Description - Manslaughter, Markets, and Moral Economy by Thomas M. Buoye
In this book, Thomas Buoye examines the impact of large-scale economic change on social conflict in eighteenth-century China. He draws upon a large body of actual, documented homicide cases originating in property disputes to recreate the social tensions of rural China during the Qianlong reign (1736-95). The development of property rights, a process that had begun in the Ming dynasty, was accompanied by other changes that fostered disruption and conflict, including an explosion in the population growth and the increasing strain on land and resources, and increasing commercialization in agriculture. Buoye challenges the 'markets' and 'moral economy' theories of economic behaviour. Applying the theories of Douglass North for the first time to this subject, he uses an institutional framework to explain seemingly irrational economic choices. Buoye examines demographic and technological factors, ideology, and political and economic institutions in rural China to understand the link between economic and social change.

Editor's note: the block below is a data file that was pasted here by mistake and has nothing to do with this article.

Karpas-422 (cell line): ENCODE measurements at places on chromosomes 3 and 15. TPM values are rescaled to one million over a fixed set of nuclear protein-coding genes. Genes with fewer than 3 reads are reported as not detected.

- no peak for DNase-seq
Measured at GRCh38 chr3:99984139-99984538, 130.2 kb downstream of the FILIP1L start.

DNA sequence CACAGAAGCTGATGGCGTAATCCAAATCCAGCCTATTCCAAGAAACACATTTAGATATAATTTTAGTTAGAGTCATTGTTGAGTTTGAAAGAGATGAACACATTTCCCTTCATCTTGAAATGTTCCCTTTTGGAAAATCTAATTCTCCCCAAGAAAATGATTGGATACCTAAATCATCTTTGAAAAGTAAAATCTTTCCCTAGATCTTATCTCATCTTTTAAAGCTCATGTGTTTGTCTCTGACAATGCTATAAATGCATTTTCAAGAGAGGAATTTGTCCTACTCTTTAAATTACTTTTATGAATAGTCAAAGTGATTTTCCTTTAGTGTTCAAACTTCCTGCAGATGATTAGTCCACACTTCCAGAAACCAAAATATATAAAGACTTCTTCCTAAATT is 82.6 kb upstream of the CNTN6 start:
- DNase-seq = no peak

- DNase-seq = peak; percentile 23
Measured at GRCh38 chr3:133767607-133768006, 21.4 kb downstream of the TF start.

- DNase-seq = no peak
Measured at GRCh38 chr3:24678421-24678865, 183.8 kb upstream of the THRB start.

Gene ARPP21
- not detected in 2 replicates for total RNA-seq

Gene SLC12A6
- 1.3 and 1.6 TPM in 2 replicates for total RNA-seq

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(228mm x 152mm x 18mm)
Cambridge University Press
Publisher: Cambridge University Press
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